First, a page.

In recent weeks, I have invited members of the congregation to prayerfully consider being confirmed or received into the Episcopal Church when Bishop Hanley makes his Visitation on December 9
At its most basic, the Sacrament of Confirmation is the mature and considered embrace of promises that were made in your name at Baptism. Those promises constitute what we call The Baptismal Covenant, the “contract” between you and God that sets out a model for living that constitutes Christian living. . I suspect that some members of the congregation (especially adults) might be wondering, “Why should I bother? After all, isn’t Confirmation for children? I attend church on Sundays – isn’t that enough?”
True, it has been common[lace for a long time to confirm young people at age 13 or so (the age when it was felt that individuals reached the “age of reason”). But careful reading of the promises to be made make it clear that these commitments aren’t “kid’s stuff,” – that they call for a sober and considered decision about the way one chooses to live in the world.
Do you renounce Satan and all the spiritual forces of wickedness that rebel against God?
Do you renounce the evil powers of this world which corrupt and destroy the creatures of God?
Do you renounce all sinful desires that draw you from the love of Gods?
Do you turn to Jesus Christ and accept him as your Savior?
Do you put your whole trust in his grace and love?
Do you promise to follow and obey him as your Lord?
Will you continue in the apostle’s teaching and fellowship, in the breaking of the bread, and in the prayers?
Will you persevere in resisting evil, and, whenever you fall into sin, repent and return to the Lord?
Will you proclaim by word and example the Good News of God in Christ?
Will you seek and serve Christ in all persons, loving your neighbor as yourself?
Will you strive for justice and peace among all people, and respect the dignity of every human being?
That’s a lot to ask of any individual, whether they are 13 or 30 (or 100!), and the questions deserve the most serious deliberation on the part of the one making the promises.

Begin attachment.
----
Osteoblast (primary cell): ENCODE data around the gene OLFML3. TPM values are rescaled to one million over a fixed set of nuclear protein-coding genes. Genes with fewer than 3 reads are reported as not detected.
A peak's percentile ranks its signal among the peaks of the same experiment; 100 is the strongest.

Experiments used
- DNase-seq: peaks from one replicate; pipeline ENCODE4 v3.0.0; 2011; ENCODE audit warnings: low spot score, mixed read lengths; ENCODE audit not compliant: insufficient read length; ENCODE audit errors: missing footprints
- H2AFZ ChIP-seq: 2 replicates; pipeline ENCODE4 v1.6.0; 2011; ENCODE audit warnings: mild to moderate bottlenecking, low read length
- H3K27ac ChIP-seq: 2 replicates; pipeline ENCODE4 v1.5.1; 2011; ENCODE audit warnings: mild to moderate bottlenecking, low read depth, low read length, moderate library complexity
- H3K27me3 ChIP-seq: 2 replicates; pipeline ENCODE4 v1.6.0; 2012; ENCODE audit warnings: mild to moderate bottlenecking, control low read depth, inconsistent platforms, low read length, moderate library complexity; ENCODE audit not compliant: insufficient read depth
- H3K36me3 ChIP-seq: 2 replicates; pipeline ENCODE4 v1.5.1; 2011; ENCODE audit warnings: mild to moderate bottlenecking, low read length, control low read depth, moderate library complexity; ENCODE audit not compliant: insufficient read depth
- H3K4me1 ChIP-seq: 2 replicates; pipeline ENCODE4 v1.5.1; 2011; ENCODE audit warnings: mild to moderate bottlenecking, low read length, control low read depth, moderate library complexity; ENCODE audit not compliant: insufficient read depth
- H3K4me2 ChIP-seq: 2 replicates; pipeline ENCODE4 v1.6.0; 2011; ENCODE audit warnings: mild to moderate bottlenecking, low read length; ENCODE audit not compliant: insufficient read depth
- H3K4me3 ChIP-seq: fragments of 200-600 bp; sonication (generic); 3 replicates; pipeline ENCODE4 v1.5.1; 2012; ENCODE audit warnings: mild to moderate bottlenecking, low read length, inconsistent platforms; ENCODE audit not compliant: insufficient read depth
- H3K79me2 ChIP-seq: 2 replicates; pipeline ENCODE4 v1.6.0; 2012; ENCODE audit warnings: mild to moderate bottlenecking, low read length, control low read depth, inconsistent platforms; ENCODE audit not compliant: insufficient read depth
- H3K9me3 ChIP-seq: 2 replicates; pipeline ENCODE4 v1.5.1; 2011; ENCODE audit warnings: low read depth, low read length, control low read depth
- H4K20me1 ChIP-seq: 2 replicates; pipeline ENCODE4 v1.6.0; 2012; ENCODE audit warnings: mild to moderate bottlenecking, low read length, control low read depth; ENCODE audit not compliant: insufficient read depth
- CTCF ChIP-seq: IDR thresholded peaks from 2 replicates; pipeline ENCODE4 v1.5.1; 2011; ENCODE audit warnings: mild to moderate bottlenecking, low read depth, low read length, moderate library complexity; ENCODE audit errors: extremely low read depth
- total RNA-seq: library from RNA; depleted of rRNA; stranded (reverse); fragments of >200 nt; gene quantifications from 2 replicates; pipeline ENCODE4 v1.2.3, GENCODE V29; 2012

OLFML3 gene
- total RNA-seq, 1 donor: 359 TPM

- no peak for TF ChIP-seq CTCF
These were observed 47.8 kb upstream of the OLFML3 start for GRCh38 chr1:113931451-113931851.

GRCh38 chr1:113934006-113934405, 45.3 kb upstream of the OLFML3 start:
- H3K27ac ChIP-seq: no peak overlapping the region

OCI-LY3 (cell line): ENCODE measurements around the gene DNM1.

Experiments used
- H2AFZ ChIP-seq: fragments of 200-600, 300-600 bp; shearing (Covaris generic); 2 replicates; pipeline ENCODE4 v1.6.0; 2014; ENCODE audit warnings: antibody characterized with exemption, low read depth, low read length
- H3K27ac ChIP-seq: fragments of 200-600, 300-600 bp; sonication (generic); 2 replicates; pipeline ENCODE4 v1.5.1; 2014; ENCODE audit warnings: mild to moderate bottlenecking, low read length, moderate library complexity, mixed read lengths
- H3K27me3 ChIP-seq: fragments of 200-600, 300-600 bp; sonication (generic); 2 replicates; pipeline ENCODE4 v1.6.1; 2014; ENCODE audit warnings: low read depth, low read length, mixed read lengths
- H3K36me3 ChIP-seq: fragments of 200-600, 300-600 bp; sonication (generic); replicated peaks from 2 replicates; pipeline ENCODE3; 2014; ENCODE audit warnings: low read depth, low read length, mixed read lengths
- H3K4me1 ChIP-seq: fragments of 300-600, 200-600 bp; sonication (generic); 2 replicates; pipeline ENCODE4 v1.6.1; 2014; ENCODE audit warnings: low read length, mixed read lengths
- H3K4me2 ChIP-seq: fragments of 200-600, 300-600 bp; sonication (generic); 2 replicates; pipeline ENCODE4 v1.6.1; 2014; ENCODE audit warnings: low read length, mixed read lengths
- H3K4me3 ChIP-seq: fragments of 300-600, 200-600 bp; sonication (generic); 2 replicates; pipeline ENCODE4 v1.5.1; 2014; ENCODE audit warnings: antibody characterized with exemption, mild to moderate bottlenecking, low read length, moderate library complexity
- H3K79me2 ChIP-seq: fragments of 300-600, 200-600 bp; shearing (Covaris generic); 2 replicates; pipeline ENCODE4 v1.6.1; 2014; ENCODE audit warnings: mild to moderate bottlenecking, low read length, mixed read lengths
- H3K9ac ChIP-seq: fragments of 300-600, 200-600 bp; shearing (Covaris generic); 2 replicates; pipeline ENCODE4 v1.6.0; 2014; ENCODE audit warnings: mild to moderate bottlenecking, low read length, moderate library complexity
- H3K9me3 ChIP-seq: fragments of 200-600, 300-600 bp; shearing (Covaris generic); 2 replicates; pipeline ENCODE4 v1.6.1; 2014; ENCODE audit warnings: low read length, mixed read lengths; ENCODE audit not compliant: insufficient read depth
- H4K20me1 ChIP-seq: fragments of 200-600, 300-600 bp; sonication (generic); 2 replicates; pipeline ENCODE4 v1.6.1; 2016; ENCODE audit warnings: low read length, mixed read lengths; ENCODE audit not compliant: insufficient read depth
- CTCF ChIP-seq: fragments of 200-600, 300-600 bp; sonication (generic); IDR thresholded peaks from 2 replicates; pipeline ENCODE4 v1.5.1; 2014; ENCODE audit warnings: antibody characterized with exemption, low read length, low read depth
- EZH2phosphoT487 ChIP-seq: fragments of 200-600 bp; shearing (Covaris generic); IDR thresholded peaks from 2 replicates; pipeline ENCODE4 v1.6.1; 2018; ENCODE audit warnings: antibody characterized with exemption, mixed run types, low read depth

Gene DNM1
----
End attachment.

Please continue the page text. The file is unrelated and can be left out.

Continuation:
But then, we live in a world where we are being asked to make long term (often lifelong) promises about matters far less important. You sit behind the wheel of an automobile and promise to observe the motoring laws of the State of Oregon and your fidelity to observing those laws may ultimately determine your safety and those of others on the road. You sign a thirty year mortgage or identify with a political party or recite the Pledge of Allegiance. All of these involve promises made and all promises broken carry the possibility of lives damaged or destroyed.
Ours are times of tremendous instability, political, economic, and social. In such times, I can’t think of any commitments that have greater potential for widespread good than these.
And so I invite you all, once again, to claim this life for your own if you have not had the opportunity to do so already and to do it publicly in the company of the Family of Faith as we strive to live into this Covenant together.
Preparation for Confirmation or Reception will be held on Wednesday evenings in November following our 6:30 pm service of Holy Communion and Healing. Even if you have already been confirmed, you may wish to join us as a refresher. Inquirers are welcome. Questions are welcome. Doubts and uncertainties are welcome. Nervousness is both understood and assuaged.
THIS SUNDAY, October 14, we are excited to welcome the Shared Joy BRingers as we celebrate the Feast of our patron, Saint Luke. Luke was a Greek physician, frequently believed to be a Gentile, who lived in Antioch in ancient Syria. He is responsible for more than a quarter of all the writings in the New Testament. Critics over the century have praised Luke for his ability to describe with both accuracy and emotion, the lives of both Jesus and Paul while also describing some of the earliest issues faced by the fledgling church. He was a companion of Saint Paul who referred to him as “our dear friend Luke.” It is believed that Luke remained with Paul during his imprisonment in Rome until the time of Paul’s execution. There is a belief, stretching back to the 8th century, that Luke produced (or “wrote”) the first icon, providing him with a traditional description of him as an artist.
The monthly meeting of the Vestry will be held this Sunday, October 14, following our worship. At that meeting we will discuss, among other things, the invitation of the Diocese to apply for a grant to supplement the salary we are able to offer to a new Rector. Members of the congregation are always welcome to attend.
In the “This Made My Day” Department, I spent a good 45 minutes one morning this week talking with a member of the Christian Education Committee of a parish church in Delaware. It seems their Rector had heard about The Ark, our program of spiritual enrichment for children, and they wanted to know more about it. They were excited about a program that emphasized loving relationships as the core of Christian living and insisted that a congregation take seriously the promise made at a Baptism, “Will you who witness these vows do all in your power to support this person in their life in Christ?”
Delaware! Three thousand miles away! It seems that Paul was serious when he insisted that in Christ there is no East or West.